12:55am – Scandal! It has been determined that the moron who owns the giant telescope had the audacity to put a red gel over the lens! I mean, what kind of fool does that kind of thing? HA-ha! Why would he do that? These are the kinds of statements being loudly shouted, mixed with faces that read: “What a tool!” and “Why not focus on the moon and call it Mars?” I play along, shaking my head and rolling my eyes. “Mars,” I say. And then I add: “I like string.”

1:05am – We’re totally in line to see Mars through the cool telescope, the one owned by the observatory. Check it: twelve inch lens. Aw, yeah. And the magnification, it’s not like, 240 or anything, but that’s just going to make it clearer (read: smaller) because it won’t be focused so tightly on the star. PLANET! Planet.

We pull the lesbians out of their line and tell them we’ve got the inside scoop. Have I mentioned one of us works for the observatory? You’d think we’d get some kind of Mars press pass or something. Some VIP section where the planet shines brighter for us. Ice Cap Beer? Hello? Somebody call my publicist. This event’s BULLSHIT.

As I lean in and take a look, just like in a movie, the observatory guy starts shouting Mars facts as I train my eye to focus on the tiny white dot long enough for some detail to become visible. This is how I like my telescope viewing, with information fed into my left ear at the same time.

“What you’re looking at right now,” he shouted, “is 34 million miles away! There is a canyon on that planet that runs 2,800 miles across. You aren’t going to be able to see that. You also won’t see a mountain whose base is roughly the size of Arizona! You won’t be able to see that tonight. You’re going to see a white dot. And that white dot is Mars.”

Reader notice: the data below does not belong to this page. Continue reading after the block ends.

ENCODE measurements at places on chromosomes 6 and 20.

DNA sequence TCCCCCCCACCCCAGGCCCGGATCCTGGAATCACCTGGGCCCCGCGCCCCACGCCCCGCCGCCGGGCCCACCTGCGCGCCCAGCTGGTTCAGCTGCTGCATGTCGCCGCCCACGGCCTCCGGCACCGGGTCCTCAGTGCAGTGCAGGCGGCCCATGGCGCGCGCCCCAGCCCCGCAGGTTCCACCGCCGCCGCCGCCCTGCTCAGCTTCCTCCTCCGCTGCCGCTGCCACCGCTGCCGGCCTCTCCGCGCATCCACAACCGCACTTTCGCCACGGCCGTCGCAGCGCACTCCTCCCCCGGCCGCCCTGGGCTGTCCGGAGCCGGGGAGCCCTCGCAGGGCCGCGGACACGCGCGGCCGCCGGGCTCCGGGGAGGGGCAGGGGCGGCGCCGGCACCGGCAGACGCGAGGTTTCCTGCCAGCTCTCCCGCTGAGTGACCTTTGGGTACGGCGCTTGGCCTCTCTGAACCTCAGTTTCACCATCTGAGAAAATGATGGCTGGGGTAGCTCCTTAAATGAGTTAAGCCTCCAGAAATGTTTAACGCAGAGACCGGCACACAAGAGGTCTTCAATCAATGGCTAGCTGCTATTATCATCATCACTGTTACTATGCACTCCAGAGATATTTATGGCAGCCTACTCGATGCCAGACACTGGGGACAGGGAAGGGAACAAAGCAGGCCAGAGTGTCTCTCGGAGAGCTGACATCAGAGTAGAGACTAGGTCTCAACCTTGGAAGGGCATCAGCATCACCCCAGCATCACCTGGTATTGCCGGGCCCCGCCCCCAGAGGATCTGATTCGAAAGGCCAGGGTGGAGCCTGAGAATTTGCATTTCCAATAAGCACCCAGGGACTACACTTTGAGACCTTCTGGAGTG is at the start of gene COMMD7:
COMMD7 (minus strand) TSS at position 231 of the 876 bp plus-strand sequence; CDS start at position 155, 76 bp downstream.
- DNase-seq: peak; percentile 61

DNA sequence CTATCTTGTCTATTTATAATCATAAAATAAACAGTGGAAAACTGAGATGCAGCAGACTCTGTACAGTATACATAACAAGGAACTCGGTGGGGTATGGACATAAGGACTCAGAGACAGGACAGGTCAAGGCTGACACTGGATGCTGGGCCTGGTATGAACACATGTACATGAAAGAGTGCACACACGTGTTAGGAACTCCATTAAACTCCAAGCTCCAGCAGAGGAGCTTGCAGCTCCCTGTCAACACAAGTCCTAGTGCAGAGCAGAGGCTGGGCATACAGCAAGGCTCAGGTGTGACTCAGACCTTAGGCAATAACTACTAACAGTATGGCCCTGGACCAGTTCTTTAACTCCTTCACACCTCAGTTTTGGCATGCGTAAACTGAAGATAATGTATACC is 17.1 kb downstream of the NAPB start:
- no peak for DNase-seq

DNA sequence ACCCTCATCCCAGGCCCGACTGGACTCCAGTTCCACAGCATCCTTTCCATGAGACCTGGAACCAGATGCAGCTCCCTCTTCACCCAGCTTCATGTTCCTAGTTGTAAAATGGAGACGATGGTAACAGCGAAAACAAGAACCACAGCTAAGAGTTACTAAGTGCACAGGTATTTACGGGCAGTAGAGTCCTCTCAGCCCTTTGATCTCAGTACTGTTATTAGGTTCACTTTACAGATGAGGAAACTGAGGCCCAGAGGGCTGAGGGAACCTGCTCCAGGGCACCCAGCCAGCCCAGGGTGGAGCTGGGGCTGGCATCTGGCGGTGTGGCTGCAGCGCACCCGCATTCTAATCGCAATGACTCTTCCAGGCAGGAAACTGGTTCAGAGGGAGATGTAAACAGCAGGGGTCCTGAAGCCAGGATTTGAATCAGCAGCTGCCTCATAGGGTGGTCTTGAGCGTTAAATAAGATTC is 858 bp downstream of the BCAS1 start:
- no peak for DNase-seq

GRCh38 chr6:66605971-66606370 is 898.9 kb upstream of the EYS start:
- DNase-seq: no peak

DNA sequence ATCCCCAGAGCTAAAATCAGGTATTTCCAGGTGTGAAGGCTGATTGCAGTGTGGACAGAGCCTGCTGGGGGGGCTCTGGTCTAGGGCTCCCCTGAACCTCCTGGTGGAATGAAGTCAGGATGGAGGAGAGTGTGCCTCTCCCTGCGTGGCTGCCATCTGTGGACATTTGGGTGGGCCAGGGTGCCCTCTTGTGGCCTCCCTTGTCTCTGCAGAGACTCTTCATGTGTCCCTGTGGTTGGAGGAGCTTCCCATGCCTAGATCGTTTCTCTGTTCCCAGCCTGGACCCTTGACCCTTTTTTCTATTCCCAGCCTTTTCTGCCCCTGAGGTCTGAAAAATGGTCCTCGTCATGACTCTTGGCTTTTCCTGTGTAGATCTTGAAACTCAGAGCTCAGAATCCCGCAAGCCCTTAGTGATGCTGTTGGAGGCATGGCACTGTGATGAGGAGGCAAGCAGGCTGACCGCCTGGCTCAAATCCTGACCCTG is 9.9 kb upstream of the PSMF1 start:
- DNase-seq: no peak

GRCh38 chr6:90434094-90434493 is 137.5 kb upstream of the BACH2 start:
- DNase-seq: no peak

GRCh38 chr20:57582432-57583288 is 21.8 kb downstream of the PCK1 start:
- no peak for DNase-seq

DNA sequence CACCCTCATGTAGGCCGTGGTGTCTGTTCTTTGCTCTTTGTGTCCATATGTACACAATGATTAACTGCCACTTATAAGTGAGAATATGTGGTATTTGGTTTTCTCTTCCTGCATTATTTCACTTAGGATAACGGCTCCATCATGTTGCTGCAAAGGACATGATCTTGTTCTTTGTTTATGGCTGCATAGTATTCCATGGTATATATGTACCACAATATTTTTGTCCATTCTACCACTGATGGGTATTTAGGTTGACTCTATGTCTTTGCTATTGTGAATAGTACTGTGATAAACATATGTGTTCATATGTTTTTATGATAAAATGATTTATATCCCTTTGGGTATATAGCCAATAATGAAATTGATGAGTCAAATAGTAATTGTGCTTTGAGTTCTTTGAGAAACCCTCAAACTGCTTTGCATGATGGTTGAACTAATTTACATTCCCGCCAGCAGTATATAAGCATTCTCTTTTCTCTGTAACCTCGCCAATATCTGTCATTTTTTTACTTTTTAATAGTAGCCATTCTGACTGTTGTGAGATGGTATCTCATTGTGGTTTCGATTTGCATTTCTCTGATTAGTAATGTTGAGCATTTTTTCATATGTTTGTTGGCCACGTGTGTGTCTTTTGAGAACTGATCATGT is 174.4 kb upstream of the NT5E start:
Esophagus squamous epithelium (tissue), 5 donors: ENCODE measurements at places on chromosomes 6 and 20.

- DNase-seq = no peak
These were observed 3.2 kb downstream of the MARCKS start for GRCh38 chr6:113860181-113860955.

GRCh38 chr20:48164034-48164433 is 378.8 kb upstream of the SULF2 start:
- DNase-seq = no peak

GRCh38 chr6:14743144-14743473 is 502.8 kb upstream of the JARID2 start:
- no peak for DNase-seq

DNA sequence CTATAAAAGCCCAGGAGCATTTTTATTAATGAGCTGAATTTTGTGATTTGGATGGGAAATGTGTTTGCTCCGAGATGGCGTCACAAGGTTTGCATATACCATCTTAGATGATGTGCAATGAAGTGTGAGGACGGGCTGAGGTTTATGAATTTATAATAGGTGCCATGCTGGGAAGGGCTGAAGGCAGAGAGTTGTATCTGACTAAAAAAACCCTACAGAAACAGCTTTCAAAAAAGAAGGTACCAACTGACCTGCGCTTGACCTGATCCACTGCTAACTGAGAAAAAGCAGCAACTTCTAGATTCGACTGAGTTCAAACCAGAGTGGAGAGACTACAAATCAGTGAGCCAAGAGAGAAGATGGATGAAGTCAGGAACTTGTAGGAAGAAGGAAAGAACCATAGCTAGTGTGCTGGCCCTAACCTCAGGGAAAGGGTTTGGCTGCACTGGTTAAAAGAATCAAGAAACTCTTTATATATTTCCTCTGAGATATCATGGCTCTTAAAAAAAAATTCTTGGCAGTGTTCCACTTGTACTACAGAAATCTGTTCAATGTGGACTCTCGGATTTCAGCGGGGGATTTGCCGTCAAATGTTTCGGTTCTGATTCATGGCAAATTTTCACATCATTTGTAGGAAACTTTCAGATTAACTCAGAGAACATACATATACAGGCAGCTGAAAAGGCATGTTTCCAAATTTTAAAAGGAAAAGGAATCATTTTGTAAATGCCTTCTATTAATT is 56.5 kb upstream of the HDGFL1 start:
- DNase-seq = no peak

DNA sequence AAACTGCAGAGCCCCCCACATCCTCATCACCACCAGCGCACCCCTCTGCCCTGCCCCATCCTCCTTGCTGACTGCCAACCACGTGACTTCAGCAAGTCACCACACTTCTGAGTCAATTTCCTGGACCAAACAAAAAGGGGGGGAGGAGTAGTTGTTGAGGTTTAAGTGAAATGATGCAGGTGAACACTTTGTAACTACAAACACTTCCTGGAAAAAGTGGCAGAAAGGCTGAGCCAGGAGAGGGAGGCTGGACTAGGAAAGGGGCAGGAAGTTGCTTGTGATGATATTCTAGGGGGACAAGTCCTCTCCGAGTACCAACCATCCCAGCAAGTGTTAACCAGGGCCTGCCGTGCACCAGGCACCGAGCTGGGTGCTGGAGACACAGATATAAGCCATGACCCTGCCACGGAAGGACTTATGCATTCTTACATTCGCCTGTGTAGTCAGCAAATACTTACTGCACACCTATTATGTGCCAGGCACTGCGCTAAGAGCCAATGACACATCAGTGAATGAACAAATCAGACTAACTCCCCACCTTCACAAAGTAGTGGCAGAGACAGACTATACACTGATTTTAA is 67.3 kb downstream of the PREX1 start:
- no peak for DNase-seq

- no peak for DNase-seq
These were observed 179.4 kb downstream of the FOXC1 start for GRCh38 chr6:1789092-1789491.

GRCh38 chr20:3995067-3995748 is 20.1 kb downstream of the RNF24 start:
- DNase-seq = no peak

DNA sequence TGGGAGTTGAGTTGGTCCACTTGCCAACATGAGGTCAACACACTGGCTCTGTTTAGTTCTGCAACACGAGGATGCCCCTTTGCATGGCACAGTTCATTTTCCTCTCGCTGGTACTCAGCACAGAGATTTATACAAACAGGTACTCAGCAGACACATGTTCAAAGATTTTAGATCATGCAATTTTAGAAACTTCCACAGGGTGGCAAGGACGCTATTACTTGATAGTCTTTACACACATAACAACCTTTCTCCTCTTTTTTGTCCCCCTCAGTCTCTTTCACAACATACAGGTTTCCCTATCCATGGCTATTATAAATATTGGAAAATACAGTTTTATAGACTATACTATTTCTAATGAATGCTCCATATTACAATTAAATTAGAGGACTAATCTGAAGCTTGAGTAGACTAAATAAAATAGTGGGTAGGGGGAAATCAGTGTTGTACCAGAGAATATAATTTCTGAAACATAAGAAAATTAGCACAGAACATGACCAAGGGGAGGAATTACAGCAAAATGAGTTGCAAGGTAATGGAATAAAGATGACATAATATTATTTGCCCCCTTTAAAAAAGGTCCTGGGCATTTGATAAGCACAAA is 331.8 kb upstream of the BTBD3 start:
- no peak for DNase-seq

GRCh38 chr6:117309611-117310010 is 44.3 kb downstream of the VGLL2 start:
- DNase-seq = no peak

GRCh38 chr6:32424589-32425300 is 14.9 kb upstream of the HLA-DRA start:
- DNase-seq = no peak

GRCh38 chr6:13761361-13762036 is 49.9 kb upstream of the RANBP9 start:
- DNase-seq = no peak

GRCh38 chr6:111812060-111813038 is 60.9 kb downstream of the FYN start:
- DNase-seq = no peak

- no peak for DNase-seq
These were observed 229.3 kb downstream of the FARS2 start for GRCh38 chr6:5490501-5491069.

He was right.

1:15am – The lesbians take our info. They declare us cool and decide we’re all going out for drinks soon. We realize we all have monosyllabic first names, in honor of Mars. We try and find another thing we all have in common, like a Zodiac sign or a sexual preference. Doesn’t happen.

1:35am – Still walking back to the car in the hazy, darkened, closed park, it feels like high school, when you sneak out of a house in the middle of the night and the slumber party finds the sleepover. Boys and girls running through the dark, giggling into the night air, breaking into golf courses, and sipping booze from a flask. Above us, Mars sparkles its pink hue.

And it’s a rare quiet moment in the middle of Los Angeles. You’re alone in Griffith Park, and instead of cars honking and bikers yelling “On your left!” and horse trails and children and the golf course loudspeaker, all you hear are crickets, and the snap of sprinklers. It feels exactly like a dream.

In one day I had a Hollywood meeting, spoke at a Book Club, watched a little girl get born, saw a planet and skipped through the country’s largest park when it was dark and empty.

I mean, if you can only have this day once every 60,000 years, you better do it up right.


Thursday night, I’m hangin’ with the Toros in T-T-T-Torrance!

august 28 – 7:30PM
3700 Torrance Blvd
Torrance, CA

It’s the last stop on my incredible four-city book tour, so don’t miss it! You’ll pay for the whole book but you’ll only use the edge!